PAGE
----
After a period of convalescence in Scotland, then a short spell working as a teacher in nearby Tynecastle High School, he returned to light regimental duties. In March 1918, he was posted to the Northern Command Depot at Ripon.[2] A number of poems were composed in Ripon, including "Futility" and "Strange Meeting". His 25th birthday was spent quietly in Ripon Cathedral.

After returning to the front, Owen led units of the Second Manchesters on 1 October 1918 to storm a number of enemy strong points near the village of Joncourt. He was killed in action on 4 November 1918, only one week before the end of the war. For his courage and leadership in the Joncourt action, he was posthumously awarded the Military Cross.

Poetry

Owen is regarded by historians as the leading poet of the First World War, known for his war poetry on the horrors of trench and gas warfare. His great friend, the poet Siegfried Sassoon had a profound effect on Owen's poetic voice, and Owen's most famous poems ("Dulce et Decorum Est" and "Anthem for Doomed Youth") show direct results of Sassoon's influence. The novel Regeneration by Pat Barker shows this relationship closely. Manuscript copies of the poems survive, annotated in Sassoon's handwriting. Owen's poetry would eventually be more widely acclaimed than that of his mentor. While his use of pararhyme, with its heavy reliance on consonance, was innovative, he was not the only poet at the time to use these particular techniques. He was, however, one of the first to experiment with it extensively.

As for his poetry itself, it underwent significant changes in 1917. As a part of his therapy at Craiglockhart, Owen's doctor, Arthur Brock, encouraged Owen to translate his experiences, specifically the experiences he relived in his dreams, into poetry. Sassoon, who was becoming influenced by Freudian psychoanalysis, aided him here, showing Owen through example what poetry could do. Sassoon's use of satire influenced Owen, who tried his hand at writing "in Sassoon's style". Further, the content of Owen's verse was undeniably changed by his work with Sassoon. Sassoon's emphasis on realism and 'writing from experience' was not exactly unheard of to Owen, but it was not a style of which he had previously made use--his earlier body of work consists primarily of light-hearted sonnets. Sassoon himself contributed to this growth in Owen by his strong promotion of Owen's poetry, both before and after Owen's death: Sassoon was one of Owen's first editors. Nevertheless, Owen's poetry is quite distinctive, and he is generally considered a greater poet than Sassoon.

Thousands of poems were published during the war, but very few of them had the benefit of such strong patronage, and it is as a result of Sassoon's influence, as well as support from Edith Sitwell and the editing of his poems into a new anthology in 1931 by Edmund Blunden that ensured his popularity, coupled with a revival of interest in his poetry in the 1960s which plucked him out of a relatively exclusive readership into the public eye.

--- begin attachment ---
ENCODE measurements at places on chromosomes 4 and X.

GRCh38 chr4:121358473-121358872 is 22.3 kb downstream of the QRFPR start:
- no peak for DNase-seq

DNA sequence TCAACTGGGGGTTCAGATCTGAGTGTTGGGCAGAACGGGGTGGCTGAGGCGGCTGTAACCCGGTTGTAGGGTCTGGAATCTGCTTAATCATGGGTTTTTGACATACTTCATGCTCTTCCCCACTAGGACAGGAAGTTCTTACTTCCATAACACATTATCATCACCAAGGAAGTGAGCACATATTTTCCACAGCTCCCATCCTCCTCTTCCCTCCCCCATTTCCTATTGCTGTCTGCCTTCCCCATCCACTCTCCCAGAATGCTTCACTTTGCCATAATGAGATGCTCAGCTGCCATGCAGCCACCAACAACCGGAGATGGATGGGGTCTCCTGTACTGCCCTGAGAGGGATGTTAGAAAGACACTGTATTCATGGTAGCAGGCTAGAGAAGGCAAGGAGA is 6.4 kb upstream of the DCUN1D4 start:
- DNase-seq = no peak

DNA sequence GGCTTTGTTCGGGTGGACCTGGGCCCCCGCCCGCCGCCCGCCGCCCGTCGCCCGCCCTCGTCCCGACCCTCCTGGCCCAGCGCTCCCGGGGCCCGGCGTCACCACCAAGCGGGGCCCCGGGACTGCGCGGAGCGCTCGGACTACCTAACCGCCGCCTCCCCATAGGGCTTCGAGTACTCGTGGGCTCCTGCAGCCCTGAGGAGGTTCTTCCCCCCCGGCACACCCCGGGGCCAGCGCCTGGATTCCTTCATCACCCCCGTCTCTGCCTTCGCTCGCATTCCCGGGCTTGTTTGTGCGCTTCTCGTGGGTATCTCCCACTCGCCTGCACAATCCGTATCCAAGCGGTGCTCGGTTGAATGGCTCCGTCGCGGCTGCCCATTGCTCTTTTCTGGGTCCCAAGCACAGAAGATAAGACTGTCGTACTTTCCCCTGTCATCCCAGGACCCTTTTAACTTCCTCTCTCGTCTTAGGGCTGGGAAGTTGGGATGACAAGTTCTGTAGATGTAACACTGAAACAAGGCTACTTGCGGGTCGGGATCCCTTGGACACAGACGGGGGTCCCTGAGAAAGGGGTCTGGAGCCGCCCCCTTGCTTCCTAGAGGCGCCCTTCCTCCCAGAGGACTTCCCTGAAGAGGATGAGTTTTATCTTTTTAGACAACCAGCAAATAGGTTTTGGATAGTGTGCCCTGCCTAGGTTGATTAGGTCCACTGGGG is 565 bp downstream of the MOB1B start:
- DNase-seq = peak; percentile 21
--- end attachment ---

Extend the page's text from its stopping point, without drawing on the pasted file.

Though he had plans for a volume of verse, for which he had written a "Preface", he never saw his own work published apart from those poems he included in The Hydra, the magazine he edited at the Craiglockhart War Hospital.

Owen had many other influences on his poetry. These included his mother who he was close with throughout all his life. He wrote to her often, both before and during the War and never spared her the horrific details of what he was going through. He drew from his personal experiences and uses them in his poetry. We also see a unique look at how mothers and sons interact with each other.

Other early influences included Keats and Shelly who were Romantic poets of the time. They were responsible for much of Owen's early writing.

Relationship with Sassoon

Owen held Sassoon in an esteem not far from hero-worship, remarking to his mother about Sassoon that he was "not worthy to light his pipe". On being discharged from Craiglockhart, Owen was stationed on home-duty in Scarborough for several months, during which time he associated with members of the artistic circle into which Sassoon had introduced him, which included Robert Ross and Robert Graves. He also met H. G. Wells and Arnold Bennett, and it was during this period he developed the stylistic voice for which he is now recognised. Many of his early poems were penned while stationed at the Clarence Garden Hotel, now the Clifton Hotel in Scarborough's North Bay. A blue tourist plaque on the hotel marks its association with Owen.

Robert Graves[3] and Sacheverell Sitwell[4] (who also personally knew him) have stated Owen was homosexual, and homoeroticism is a central element in much of Owen's poetry.[5][6][7][8] Through Sassoon, Owen was introduced to a sophisticated homosexual literary circle which included Oscar Wilde's friend Robbie Ross, writer and poet Osbert Sitwell, and Scottish writer C. K. Scott-Moncrieff, the translator of Proust. This contact broadened Owen's outlook, and increased his confidence in incorporating homoerotic elements into his work.[9][10] Historians have debated whether Owen had an affair with Scott-Moncrieff in May 1918; Scott-Moncrieff had dedicated various works to a "Mr W.O.",[11] but Owen never responded.[12]

The account of Owen's sexual development has been somewhat obscured because his brother, Harold Owen, removed what he considered discreditable passages in Owen's letters and diaries after the death of their mother.[13] Owen also requested that his mother burn a sack of his personal papers in the event of his death, which she did.

Death

Owen's grave (centre), in Ors communal cemetery

In July 1918, Owen returned to active service in France, although he might have stayed on home-duty indefinitely. His decision was almost wholly the result of Sassoon's being sent back to England. Sassoon, who had been shot in the head in a so-called friendly fire incident, was put on sick-leave for the remaining duration of the war. Owen saw it as his patriotic duty to take Sassoon's place at the front, that the horrific realities of the war might continue to be told. Sassoon was violently opposed to the idea of Owen returning to the trenches, threatening to "stab [him] in the leg" if he tried it. Aware of his attitude, Owen did not inform him of his action until he was once again in France.